Joel Hooks: ui-router is an alternative routing mechanism for your angularJS applications. It has some advantages over the default router and angularJS, primarily around the ability to have nested views. Once you've imported ui-router into your application the first thing you need to do is actually bring the module in as a dependency for your application.
After that, we need to configure ui-router and you'll notice that we have a $stateProvider within our config function as well as a URL router provider. We'll use the $stateProvider to define our first state. The first state within our application is going to be the home state. The home state has a URL of home and it also has a template URL that is pointed at a partial that we've created called home.html.
We'll refresh our application and home doesn't actually take us anywhere yet. We need to do a couple of things. First thing we need to do is actually define our ui view. ui-view is ui-router's version of ng-view. This is how it knows where to inject your views within your application. Once we define that ui-view, our home URL actually displays our content as expected.
We're going to define another state. We need to define a list state and its URL is going to be \list and it's also going to have a templateURL, and templates with .HTML. With our second state defined, we go to our shopping list, and it's blank. This is because we haven't connected it to our controller. I've predefined a controller and we're going to connect it now.
You can do this within your state configuration. You can also use ng-controller to do this as you might do in other applications. Once we've defined our controller, and we refresh our list, you will notice that I have a shopping list here of some simple items that we need to pick up from the store.
You are able to select these items. If you're paying attention, you'll notice in the corner that as I select these items it's actually going to an alternative URL. It's going to list\milk-eggs-bread-cheese. What we want to do is display an image for each of the items that are in our list. I'm going to do that by defining another state. I'm going to call that state list.item.
Ui-router understands this dot notation and knows that item is actually a child of the list view. I'll give that a URL of :item. This is a parameterized URL. I don't need to, or want to define the full URL.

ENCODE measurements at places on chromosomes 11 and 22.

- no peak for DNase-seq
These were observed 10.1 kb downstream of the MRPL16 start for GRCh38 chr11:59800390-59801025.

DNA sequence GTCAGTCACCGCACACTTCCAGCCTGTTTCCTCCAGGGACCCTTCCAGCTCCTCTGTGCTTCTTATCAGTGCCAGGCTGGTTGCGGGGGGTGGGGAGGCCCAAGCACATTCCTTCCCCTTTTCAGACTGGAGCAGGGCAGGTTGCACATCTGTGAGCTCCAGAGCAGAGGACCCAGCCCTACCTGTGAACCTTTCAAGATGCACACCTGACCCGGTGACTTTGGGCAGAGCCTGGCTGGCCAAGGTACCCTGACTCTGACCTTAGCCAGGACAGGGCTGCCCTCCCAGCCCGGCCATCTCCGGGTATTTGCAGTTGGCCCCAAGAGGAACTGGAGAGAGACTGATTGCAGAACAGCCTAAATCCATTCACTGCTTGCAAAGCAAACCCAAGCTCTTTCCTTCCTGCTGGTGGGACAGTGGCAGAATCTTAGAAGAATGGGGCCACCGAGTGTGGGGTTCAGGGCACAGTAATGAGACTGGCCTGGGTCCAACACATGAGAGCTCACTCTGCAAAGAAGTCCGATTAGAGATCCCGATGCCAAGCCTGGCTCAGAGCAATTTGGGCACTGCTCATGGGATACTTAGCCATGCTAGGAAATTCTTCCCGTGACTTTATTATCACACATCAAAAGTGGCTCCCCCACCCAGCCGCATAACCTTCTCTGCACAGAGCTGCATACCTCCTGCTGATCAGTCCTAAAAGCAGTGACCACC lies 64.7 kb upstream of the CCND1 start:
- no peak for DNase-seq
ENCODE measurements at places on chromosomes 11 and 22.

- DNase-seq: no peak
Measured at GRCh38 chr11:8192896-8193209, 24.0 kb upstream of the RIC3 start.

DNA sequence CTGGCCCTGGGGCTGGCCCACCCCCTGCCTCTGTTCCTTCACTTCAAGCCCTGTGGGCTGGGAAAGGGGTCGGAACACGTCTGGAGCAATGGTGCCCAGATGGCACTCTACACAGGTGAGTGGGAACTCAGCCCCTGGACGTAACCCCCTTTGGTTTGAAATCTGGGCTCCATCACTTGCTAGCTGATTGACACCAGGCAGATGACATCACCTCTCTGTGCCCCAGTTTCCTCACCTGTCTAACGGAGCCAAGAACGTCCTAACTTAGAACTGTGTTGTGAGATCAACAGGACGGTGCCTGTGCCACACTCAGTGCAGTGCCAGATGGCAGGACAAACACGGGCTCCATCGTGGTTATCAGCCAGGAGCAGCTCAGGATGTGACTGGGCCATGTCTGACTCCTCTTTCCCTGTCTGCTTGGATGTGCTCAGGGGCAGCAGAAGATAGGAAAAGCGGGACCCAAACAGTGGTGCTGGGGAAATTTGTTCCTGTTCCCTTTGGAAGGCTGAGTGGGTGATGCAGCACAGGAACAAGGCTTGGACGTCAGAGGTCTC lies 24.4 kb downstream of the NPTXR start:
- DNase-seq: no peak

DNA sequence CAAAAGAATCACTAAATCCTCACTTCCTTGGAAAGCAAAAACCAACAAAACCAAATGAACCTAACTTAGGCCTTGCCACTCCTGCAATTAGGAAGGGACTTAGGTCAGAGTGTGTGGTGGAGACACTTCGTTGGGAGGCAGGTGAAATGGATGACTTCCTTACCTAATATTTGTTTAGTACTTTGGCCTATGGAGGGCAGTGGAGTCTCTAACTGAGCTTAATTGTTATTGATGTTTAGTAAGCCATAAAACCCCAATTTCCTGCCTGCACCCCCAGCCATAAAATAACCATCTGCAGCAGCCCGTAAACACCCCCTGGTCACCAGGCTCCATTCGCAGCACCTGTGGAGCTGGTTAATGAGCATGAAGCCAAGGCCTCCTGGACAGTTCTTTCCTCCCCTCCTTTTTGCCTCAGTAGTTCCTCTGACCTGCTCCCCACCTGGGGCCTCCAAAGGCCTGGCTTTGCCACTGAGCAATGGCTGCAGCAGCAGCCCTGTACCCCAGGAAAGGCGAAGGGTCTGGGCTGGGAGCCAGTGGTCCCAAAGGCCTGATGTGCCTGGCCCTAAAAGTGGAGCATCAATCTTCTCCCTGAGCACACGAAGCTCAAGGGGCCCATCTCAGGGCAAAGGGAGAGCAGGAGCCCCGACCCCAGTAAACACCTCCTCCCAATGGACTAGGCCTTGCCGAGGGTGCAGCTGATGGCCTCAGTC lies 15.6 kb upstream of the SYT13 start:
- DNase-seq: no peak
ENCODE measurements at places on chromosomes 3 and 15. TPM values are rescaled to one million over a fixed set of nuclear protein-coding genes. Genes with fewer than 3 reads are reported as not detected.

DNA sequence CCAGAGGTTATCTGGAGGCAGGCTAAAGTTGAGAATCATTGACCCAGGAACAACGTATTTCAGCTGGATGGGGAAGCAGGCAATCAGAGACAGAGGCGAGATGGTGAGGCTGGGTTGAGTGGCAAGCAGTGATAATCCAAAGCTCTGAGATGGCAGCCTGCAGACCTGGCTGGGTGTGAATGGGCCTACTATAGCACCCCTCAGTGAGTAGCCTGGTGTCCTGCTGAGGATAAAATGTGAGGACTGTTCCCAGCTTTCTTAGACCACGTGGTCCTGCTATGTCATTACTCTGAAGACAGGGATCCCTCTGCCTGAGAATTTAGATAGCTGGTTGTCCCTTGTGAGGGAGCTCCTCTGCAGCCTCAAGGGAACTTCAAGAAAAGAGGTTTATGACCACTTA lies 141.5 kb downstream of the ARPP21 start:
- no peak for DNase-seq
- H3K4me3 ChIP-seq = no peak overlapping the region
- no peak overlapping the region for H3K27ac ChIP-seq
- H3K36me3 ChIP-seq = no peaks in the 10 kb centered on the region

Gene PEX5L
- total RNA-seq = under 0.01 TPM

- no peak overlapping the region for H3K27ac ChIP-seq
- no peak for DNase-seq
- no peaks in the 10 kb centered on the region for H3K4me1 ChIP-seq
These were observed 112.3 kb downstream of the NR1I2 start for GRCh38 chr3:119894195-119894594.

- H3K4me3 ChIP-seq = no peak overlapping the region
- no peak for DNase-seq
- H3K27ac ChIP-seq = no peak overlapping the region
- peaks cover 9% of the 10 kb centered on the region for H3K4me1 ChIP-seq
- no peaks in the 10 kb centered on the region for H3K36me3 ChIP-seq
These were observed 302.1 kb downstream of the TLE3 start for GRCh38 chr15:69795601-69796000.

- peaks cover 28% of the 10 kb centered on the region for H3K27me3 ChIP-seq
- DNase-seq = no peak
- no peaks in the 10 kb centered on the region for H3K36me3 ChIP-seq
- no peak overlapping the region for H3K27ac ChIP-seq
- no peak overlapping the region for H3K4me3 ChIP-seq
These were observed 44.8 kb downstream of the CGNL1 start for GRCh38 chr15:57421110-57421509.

Ui-writer understands that this is a child and will append this parameterized URL to the list state's URL. The full URL will be /list/:item and we'll have our parameterized URL. Point it at its template, save that, refresh, and we don't actually get our image that we expect.
We'll come over here and take a look at this, and we'll notice quickly that it's looking for an item object on the scope. It's [inaudible 03:12] down to that, but we don't actually have a particular scope and there is no item on that scope for this view.
To solve that, we're going to define another controller. It's actually going to be a function. We're going to pass in our scope and we're going to pass in $stateParams. This is an injection that ui-router provides and it will actually provide the parameter that's passed within our URL. On our scope, we want an item, and it's going to equal to $stateParams.item
I will refresh, select, we're still not getting anything. If I come over here to our list, we've defined a DIV that should hold our image. However, we need to put ui-view on here. Now ui-router understands that this is the nested view that corresponds to our list item.
When I refresh, I get pictures for milk, for eggs, for bread, for cheese. I can come back to shopping list. It'll maintain that state between these. It understands the selected one, it's not actually redrawing the shopping lists each time I change the state and replace this view entirely on the right.